U.S. Bank National Association v. 1727 N Lamont Trust et al

Filing 45

ORDER. IT IS THEREFORE ORDERED that the 44 Motion to Lift Stay is Denied without prejudice to the filing of a new motion after the Supreme Court rules on the Bourne Valley and Saticoy Bay petitions for certiorari review. Signed by Judge Jennifer A. Dorsey on 03/06/2017. (Copies have been distributed pursuant to the NEF - NEV)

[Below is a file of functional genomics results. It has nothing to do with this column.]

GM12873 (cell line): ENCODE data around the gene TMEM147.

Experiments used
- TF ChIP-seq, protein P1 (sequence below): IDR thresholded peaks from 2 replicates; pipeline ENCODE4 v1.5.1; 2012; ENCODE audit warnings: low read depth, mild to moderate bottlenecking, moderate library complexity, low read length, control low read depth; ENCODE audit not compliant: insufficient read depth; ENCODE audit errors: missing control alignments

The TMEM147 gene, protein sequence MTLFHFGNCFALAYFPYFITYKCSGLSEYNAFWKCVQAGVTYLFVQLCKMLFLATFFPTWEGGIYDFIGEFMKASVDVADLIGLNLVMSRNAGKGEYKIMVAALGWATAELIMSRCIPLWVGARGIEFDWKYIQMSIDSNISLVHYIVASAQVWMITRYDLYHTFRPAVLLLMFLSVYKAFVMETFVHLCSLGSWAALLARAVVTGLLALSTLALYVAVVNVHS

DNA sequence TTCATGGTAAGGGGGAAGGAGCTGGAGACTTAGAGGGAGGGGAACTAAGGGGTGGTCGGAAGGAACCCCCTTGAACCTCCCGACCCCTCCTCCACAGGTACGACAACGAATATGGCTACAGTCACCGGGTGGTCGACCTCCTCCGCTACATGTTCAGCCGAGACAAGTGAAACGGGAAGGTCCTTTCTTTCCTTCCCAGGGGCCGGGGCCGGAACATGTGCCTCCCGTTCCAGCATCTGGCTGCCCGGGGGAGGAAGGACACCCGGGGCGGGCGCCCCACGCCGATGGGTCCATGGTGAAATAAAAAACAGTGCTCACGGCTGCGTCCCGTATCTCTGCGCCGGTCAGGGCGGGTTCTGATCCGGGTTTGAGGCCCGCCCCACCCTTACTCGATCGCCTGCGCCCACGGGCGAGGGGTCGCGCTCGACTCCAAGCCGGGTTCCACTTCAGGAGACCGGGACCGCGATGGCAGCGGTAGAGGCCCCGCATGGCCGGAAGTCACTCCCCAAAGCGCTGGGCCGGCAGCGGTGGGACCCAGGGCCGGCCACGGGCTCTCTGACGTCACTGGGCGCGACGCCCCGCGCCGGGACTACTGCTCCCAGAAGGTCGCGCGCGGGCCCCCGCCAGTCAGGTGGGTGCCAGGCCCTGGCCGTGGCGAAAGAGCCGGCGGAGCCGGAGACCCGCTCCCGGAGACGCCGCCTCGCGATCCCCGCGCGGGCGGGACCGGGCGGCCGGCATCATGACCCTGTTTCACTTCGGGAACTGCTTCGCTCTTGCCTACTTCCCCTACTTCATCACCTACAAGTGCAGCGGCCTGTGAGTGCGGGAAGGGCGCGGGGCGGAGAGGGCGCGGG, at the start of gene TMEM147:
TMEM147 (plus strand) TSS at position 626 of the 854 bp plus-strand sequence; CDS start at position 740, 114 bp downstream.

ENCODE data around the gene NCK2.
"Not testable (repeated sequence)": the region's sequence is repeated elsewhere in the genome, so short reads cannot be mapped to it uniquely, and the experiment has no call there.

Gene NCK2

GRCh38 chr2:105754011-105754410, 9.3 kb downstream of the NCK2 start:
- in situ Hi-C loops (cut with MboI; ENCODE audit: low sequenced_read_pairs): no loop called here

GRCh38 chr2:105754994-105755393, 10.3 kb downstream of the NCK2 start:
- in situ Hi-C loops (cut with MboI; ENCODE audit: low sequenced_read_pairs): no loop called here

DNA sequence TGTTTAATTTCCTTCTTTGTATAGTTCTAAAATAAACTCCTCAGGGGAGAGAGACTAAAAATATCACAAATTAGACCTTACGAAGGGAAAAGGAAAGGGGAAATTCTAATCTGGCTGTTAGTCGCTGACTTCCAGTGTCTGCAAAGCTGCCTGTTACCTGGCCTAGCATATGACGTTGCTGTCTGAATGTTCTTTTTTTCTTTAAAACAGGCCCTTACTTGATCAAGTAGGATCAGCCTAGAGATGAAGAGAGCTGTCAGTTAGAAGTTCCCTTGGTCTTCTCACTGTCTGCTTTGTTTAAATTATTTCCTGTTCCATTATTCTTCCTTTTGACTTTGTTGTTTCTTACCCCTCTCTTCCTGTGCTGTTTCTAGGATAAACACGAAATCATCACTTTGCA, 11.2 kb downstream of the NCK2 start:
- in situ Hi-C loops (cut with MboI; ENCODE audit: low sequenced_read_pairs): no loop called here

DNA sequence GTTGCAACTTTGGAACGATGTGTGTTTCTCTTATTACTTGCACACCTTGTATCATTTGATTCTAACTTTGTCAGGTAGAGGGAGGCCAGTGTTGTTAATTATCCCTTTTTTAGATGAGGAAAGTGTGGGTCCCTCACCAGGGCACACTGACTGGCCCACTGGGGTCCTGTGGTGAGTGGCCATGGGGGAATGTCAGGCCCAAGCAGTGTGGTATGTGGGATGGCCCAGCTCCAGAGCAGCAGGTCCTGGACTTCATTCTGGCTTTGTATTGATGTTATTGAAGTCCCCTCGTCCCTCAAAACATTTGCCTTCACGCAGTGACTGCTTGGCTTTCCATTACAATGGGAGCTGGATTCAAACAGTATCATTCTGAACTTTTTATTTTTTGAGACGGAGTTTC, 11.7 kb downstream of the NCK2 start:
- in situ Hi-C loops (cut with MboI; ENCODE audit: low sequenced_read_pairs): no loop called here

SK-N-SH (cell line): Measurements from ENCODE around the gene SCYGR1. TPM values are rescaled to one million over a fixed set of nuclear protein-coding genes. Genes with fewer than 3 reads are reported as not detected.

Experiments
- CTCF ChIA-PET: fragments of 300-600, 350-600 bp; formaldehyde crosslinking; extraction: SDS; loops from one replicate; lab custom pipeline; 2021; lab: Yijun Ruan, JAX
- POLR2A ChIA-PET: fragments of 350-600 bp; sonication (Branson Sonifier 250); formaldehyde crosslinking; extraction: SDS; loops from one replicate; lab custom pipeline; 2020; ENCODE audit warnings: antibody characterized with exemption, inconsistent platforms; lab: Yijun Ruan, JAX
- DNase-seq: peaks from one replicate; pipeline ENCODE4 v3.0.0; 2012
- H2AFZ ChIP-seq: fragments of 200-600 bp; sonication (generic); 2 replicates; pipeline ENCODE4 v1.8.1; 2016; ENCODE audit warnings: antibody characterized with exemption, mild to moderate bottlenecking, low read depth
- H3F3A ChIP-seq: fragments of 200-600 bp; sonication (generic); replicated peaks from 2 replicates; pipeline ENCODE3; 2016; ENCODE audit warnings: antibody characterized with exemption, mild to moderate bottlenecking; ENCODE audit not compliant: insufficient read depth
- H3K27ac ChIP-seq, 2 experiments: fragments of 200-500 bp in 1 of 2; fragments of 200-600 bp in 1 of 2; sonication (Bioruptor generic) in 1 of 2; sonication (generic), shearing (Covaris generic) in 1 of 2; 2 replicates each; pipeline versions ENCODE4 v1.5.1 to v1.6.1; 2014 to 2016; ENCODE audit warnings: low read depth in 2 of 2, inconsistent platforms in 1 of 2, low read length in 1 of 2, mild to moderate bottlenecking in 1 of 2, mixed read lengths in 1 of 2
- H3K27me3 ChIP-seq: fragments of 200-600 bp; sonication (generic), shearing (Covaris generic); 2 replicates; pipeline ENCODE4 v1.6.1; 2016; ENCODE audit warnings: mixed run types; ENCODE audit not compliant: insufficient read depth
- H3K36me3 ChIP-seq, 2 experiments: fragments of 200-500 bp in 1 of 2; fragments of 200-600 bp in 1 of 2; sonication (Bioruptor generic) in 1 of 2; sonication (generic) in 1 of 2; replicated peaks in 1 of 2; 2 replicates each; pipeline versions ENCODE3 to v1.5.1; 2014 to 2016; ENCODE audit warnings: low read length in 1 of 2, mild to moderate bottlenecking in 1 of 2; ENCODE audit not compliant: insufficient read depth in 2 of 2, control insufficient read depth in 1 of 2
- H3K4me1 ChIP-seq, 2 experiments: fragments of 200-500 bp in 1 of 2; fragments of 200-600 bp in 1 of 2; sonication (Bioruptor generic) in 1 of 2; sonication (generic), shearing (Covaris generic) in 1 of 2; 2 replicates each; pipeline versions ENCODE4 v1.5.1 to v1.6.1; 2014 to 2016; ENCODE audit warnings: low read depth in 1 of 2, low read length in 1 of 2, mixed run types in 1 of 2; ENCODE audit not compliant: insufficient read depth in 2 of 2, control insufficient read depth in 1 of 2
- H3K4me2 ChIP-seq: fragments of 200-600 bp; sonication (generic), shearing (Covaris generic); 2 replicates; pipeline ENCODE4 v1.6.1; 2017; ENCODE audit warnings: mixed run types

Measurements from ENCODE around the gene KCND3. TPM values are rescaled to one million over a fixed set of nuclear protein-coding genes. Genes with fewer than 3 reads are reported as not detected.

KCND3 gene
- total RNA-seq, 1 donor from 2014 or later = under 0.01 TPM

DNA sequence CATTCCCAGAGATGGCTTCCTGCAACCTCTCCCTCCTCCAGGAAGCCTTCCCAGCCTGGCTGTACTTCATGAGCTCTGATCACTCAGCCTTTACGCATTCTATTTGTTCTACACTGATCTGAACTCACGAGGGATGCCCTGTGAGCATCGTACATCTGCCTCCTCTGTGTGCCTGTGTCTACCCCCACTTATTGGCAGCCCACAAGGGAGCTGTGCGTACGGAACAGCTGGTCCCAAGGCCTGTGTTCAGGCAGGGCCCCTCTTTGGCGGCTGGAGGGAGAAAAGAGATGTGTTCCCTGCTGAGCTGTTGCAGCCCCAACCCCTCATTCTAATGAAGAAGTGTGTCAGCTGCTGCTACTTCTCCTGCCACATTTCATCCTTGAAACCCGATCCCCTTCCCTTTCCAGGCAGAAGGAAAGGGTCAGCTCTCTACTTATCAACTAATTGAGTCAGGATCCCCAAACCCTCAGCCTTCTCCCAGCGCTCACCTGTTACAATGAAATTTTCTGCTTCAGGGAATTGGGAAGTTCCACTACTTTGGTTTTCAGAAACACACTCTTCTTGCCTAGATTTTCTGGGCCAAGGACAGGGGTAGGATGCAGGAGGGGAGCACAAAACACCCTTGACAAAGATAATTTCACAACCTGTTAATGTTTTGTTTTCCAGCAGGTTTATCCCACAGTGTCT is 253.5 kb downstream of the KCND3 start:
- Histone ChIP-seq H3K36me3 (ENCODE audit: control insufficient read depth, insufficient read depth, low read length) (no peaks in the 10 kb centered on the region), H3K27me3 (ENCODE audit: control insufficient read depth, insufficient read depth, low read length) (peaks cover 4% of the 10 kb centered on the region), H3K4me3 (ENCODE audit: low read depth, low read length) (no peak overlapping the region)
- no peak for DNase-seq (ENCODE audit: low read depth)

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1 UNITED STATES DISTRICT COURT 2 DISTRICT OF NEVADA 3 4 U.S. Bank National Association, 5 2:16-cv-00442-JAD-VCF Plaintiff Order Denying U.S. Bank’s Motion to Lift Stay 6 v. 7 1727 N. Lamont Trust, et al., 8 Defendants _____________________________________ [ECF No. 44] 9 AND RELATED CLAIMS 10 11 A few months ago, I stayed this case pending the Ninth Circuit’s consideration of a 12 13 petition for en banc review of the panel decision in Bourne Valley Court Trust v. Wells Fargo 14 Bank, which held that Chapter 116’s nonjudicial foreclosure scheme “facially violated mortgage 15 lenders’ constitutional due process rights” before it was amended in 2015.1 Although the Ninth 16 Circuit denied en banc review, the Nevada Supreme Court held on January 26, 2017, in Saticoy 17 Bay v. Wells Fargo that “the Due Process Clauses of the United States and Nevada Constitutions 18 are not implicated in an HOA’s nonjudicial foreclosure of a superpriority lien.”2 The Nevada 19 Supreme Court “acknowledge[d]” the Ninth Circuit’s Bourne Valley holding but “decline[d] to 20 follow its holding.”3 The losing parties in both Bourne Valley and Saticoy Bay have indicated 21 their intent to file petitions for certiorari in the United States Supreme Court.4 Because Bourne 22 23 24 1 Bourne Valley Ct. Trust v. Wells Fargo Bank, 2016 WL 4254983, at *5 (9th Cir. Aug. 12, 2016). 25 2 Saticoy Bay v. Wells Fargo, 133 Nev. Adv. Op. 5 (Jan. 26, 2017). 26 3 Id. at 7–8, n.5. 27 4 28 The Nevada Supreme Court has stayed issuance of the remittitur until June 21, 2017, to allow time to seek certiorari. Saticoy Bay, Nev. S. Ct. Case No. 68630, Doc. 17-04543 (Feb. 8, 2017). 1 Valley and Saticoy Bay offer starkly conflicting views on the central question in the instant case, 2 that question may ultimately be decided by the United States Supreme Court.5 Noting that the Ninth Circuit issued the mandate in Bourne Valley, U.S. Bank now moves 3 4 to lift the stay in this case to allow it to file a motion to dismiss.6 To save the parties from the 5 need or inclination to invest resources briefing the effect of the Bourne Valley and Saticoy Bay 6 opinions before the United States Supreme Court has ruled on those petitions, I deny the motion 7 to lift the stay and extend the stay in this case until the Supreme Court’s consideration of Bourne 8 Valley and Saticoy Bay is completed. 9 Discussion 10 A district court has the inherent power to stay cases to control its docket and promote the 11 efficient use of judicial resources.7 When determining whether a stay is appropriate pending the 12 resolution of another case—often called a “Landis stay”—the district court must weigh: (1) the 13 possible damage that may result from a stay, (2) any “hardship or inequity” that a party may 14 suffer if required to go forward, (3) “and the orderly course of justice measured in terms of the 15 simplifying or complicating of issues, proof, and questions of law” that a stay will engender.8 16 After weighing these considerations, I find that a Landis stay remains appropriate here. I address 17 these considerations in reverse order. 18 A. 19 A stay will promote the orderly course of justice. At the center of this case is an HOA-foreclosure sale under NRS Chapter 116 and the 20 21 22 The United States Supreme Court has extended the deadline for the Bourne Valley cert petition to April 3, 2017. Case No. 16A753 (Feb 24, 2017). 5 24 See S.C.R. 10(a) (suggesting that a conflict between a circuit court and “a state court of last resort” on “an important federal question” can be a basis for granting review on a writ of certiorari). 25 6 26 7 23 27 28 ECF No. 44. I find this motion suitable for disposition without oral argument. Nev. L.R. 78-1. Landis v. North American Co., 299 U.S. 248, 254–55 (1936); Dependable Highway Exp., Inc. v. Navigators Ins. Co., 498 F.3d 1059, 1066 (9th Cir. 2007). 8 Lockyer v. Mirant Corp., 398 F.3d 1098, 1110 (9th Cir. 2005). 2 1 competing arguments that the foreclosure sale either extinguished the bank’s security interest or 2 had no legal effect because the statutory scheme violates due process. The United States 3 Supreme Court’s consideration of petitions for certiorari in Bourne Valley and Saticoy Bay has 4 the potential to be dispositive of this case or at least of discrete issues that it presents. As the 5 jurisprudence in this area of unique Nevada law continues to evolve, the parties file new motions 6 or move to supplement the ones that they already have pending, often resulting in docket- 7 clogging entries and an impossible-to-follow chain of briefs in which arguments are abandoned 8 and replaced. Continuing to stay this case pending the Supreme Court’s disposition of the 9 petitions for certiorari in Bourne Valley and Saticoy Bay will permit the parties to evaluate—and 10 me to consider—the viability of the claims under the most complete precedent. This will 11 simplify and streamline the proceedings and promote the efficient use of the parties’ and the 12 court’s resources. 13 B. 14 Hardship and inequity All parties face the prospect of hardship if I resolve the claims or issues in this case 15 before the petitions for certiorari have been decided. Denying this motion to lift stay at this time 16 and extending this stay will prevent unnecessary briefing and the expenditures of time, attorney’s 17 fees, and resources that could be wasted—or at least prematurely spent—should the Supreme 18 Court take up these cases. 19 C. 20 Damage from a stay The only potential damage that may result from a stay is that the parties will have to wait 21 longer for resolution of this case and any motions that they have filed or intend to file in the 22 future. But a delay would also result from any rebriefing or supplemental briefing that may be 23 necessitated if the Supreme Court grants certiorari and resolves this circuit-state split. So it is not 24 clear to me that a stay pending the Supreme Court’s disposition of the petitions for certiorari will 25 ultimately lengthen the life of this case. I thus find that any possible damage that the extension 26 of this stay may cause the parties is minimal. 27 D. 28 The length of the stay is reasonable. Finally, I note that the stay extension in this case pending the disposition of the petitions 3 1 for certiorari in Bourne Valley and Saticoy Bay is expected to be reasonably short. The petition 2 in Bourne Valley is due April 3, 2017, and the petition in Saticoy Bay is due April 25, 2017. 3 Because the length of this stay extension is directly tied to the petition proceedings in those 4 cases, it is reasonably brief, and it is not indefinite. 5 6 Conclusion IT IS THEREFORE ORDERED that the motion to lift stay [ECF No. 44] is DENIED 7 without prejudice to the filing of a new motion after the Supreme Court rules on the 8 Bourne Valley and Saticoy Bay petitions for certiorari review. 9 DATED: March 6, 2017 10 _______________________________ ________________ _ _ _ __ _ Jennifer A. Dorsey er A. Dorsey United States District Judge ct Judg t 11 12 13 14 15 16 17 18 19 20 21 22 23 24 25 26 27 28 4